Officials have said there’ll 15,000 military personnel taking part, 580 pieces of military equipment rolling through the streets and 160 aircraft flying overhead.
A crucial part we’re expecting is Beijing showing off its «advanced weapons» — all of them proudly developed in China.
It’s all taking place in Tiananmen Square in front of officials, selected members of the public, and 188 military attaches from 97 countries.
If the past weeks’ demonstrations are anything to go by, the smiles and celebrations in Beijing will be competing for media space with pictures of tear gas and angry young protesters in Hong Kong.
There are always anti-Beijing protests in Hong Kong on 1 October — known as National Day — but this time, they have added meaning.
Official celebrations in the territory have been toned down to avoid clashes — the dawn flag-raising ceremony which normally takes place on the waterfront was moved indoors and there’ll be no fireworks display. At least six protest marches are planned.
Modern China — the People’s Republic of China — was founded in 1949 after the Communist Party won the civil war which followed World War Two.
The Communist Party and the ruling Kuomintang had made peace during WW2 but afterwards turned on each other. After Mao Zedong defeated the Kuomintang, led by Chiang Kai-shek, it retreated to Taiwan, creating two rival states claiming to be the real China.
The National Day is of course marked each year, but this time round, things have been taken up a notch. Why? It’s the first big anniversary since China has emerged as a global power. Ten years ago, China was a superpower in the making, but by now the country is economically eye-to-eye with the United States.
Our colleague Robin Brant was out and about bright and early this morning in Beijing, to catch a glimpse of events. He’s just sent us this rather gorgeous picture of the sun coming up over the city. Beijing’s streets are not, it should be noted, normally this quiet.
Even before the big day, the military parade has caused no small
disruption to residents of central Beijing. To ensure that today would go without a glitch, there obviously have been several large scale dress
And as we were speaking to our colleagues and pundits in Beijing during the past weeks, we kept hearing stories of how shops and restaurants in the centre were being closed on and off, or had cut down their hours. Some subway stations were temporarily shut.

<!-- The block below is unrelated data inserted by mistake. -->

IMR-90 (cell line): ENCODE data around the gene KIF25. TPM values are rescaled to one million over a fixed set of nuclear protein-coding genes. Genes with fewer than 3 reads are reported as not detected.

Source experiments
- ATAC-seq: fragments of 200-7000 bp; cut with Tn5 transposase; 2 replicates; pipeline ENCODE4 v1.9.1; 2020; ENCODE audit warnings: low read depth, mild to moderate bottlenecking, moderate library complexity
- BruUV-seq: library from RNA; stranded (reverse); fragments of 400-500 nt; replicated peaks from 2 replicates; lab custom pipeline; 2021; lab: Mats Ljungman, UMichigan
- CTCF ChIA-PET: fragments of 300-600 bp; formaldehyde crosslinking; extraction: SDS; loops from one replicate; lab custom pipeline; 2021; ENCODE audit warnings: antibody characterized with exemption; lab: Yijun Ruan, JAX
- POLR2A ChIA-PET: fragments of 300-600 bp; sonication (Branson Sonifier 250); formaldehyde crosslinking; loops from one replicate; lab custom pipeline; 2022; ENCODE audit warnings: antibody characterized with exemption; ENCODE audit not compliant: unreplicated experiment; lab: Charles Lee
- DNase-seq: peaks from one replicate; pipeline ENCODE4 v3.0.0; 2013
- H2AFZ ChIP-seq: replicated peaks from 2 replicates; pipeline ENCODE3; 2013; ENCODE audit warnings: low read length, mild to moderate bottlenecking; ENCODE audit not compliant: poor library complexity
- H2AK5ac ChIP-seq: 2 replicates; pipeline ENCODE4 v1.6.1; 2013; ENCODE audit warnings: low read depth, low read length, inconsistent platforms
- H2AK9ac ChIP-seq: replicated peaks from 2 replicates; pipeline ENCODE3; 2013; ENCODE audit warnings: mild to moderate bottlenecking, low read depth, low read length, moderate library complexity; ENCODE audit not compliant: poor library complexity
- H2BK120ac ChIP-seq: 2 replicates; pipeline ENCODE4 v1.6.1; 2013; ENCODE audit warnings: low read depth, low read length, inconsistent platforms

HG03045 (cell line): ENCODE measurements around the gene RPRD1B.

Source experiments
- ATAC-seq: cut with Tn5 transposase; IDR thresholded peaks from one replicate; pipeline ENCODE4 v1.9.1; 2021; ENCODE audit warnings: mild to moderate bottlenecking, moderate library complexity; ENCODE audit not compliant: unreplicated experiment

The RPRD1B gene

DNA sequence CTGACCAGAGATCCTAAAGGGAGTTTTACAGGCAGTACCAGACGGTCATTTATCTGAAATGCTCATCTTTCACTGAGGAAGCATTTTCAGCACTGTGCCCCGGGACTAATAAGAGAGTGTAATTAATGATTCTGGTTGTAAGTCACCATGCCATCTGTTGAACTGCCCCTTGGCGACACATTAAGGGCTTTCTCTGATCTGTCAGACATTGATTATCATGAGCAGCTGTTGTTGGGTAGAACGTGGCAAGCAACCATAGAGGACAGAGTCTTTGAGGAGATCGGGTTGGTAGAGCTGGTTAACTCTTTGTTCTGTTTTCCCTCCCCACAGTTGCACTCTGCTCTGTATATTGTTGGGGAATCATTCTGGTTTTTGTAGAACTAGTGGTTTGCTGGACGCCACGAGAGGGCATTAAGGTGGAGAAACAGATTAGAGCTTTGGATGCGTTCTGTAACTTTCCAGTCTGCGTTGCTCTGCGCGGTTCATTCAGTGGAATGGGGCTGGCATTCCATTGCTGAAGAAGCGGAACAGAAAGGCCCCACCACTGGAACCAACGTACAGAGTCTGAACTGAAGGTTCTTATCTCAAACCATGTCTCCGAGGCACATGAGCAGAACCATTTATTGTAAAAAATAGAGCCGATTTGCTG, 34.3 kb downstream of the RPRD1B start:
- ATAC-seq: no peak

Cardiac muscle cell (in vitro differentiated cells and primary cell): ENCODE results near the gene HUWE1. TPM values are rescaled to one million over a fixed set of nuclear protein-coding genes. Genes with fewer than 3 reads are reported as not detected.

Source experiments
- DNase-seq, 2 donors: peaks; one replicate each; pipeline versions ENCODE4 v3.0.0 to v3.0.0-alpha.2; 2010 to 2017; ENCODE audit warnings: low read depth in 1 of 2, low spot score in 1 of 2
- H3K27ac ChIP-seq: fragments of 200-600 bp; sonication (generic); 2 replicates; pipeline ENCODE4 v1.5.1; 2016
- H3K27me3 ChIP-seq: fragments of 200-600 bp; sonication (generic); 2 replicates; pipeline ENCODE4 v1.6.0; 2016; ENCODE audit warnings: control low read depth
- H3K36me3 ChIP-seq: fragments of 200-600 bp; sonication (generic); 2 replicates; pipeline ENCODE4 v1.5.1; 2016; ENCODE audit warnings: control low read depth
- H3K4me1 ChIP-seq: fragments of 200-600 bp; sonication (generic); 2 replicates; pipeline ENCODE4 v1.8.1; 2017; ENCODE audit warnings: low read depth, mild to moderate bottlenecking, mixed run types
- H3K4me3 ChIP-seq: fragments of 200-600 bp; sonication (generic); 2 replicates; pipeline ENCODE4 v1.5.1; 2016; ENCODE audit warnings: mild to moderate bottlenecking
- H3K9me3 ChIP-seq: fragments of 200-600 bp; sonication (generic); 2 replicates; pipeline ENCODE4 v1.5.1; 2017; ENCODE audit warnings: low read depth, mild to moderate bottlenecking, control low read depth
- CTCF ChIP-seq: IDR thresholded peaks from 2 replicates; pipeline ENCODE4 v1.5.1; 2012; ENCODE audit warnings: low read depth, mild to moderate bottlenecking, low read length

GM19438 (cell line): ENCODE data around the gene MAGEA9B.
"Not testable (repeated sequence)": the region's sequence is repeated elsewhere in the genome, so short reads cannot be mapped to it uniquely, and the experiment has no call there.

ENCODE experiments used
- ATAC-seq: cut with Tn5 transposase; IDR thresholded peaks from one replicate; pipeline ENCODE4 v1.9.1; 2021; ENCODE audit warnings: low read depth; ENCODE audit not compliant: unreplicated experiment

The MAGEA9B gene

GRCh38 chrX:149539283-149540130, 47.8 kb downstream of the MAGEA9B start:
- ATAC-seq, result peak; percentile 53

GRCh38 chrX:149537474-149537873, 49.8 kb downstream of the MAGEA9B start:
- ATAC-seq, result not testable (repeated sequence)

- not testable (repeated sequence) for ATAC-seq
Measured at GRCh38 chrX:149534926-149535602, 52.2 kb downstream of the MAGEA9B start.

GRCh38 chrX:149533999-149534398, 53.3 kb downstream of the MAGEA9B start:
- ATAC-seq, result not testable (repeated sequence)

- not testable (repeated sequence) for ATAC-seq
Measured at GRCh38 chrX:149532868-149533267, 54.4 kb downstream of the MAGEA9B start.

The most bizarre incidents I heard was that near Tiananmen Square, hotel guests were locked down in their hotels for hours around the rehearsal parades. Being unable to get out of their room (or get back into your hotel) left many people, well, somewhat frustrated.
Central Beijing always has high security, particularly around Tiananmen Square, the Mao Zedong mausoleum and government buildings including the parliament, called The Great Hall of the People.
But security has been ramped up even more in the weeks ahead of the parade. The flying of drones has been banned across the whole city, as well as any kind of advertising balloons. On top of that, any kind of aircraft needs specific permission from aviation authorities to fly over the city — that includes light aircraft, gliders, airships, hot air balloons and model aeroplanes.
The 70th anniversary is a big deal for China and the government has been preparing for years. They want it to go off without a hitch.
But today risks being overshadowed by events in Hong Kong where months of protests — started by plans to introduce an extradition bill — have developed into much broader anger at the Hong Kong government and Beijing. We’ve already seen some scuffles there this morning.
So, stick with us today. I’m here in Singapore with my colleague Andreas. We’ll be bringing you updates on all the events happening in Beijing and Hong Kong and elsewhere along with lots of useful info and accounts from our colleagues across the region.
But that has come at a cost. China is a one-party state, which is intolerant of dissent and opposition.
It has a reputation as one of the world’s worst human rights abusers. It exercises intense control over its population — what they learn, how they are entertained and what they can say.
It has no qualms about jailing those who become too vocal or prominent in their criticism of the government, individual rights are secondary to growth and most recently the world has been shocked to learn of the mass detention of Uighur Muslims, among others, in Xinjiang province. China says it is preventing domestic terrorism with these mandatory training camps.
Hello — good morning if you’re here in Asia — and welcome to our live coverage of China’s big day of celebrations. Today marks 70 years since Mao Zedong — largely known as Chairman Mao — declared the birth of the People’s Republic of China. And China is celebrating in style with a huge parade in Beijing.
The economic and geopolitical rise of China — which defied all expectations — is arguably one of the defining stories of the 20th Century. In a remarkably short time, the Communist Party turned around a country which had only recently emerged from generations of feudal rule and years of civil war to become the second-largest economy in the world and a genuine rival to the US.
Live ReportingBy Anna Jones and Andreas IllmerAll times stated are UKPosted at 2:042:04Flag raising and gun salutePremier Li Keqiang has formally announced the opening of the celebrations. We've got a many-gun salute now - I've lost count. And soldiers marching slowly information towards the vast flagpole in Tiananmen Square where they'll raise the Chinese flag.Also…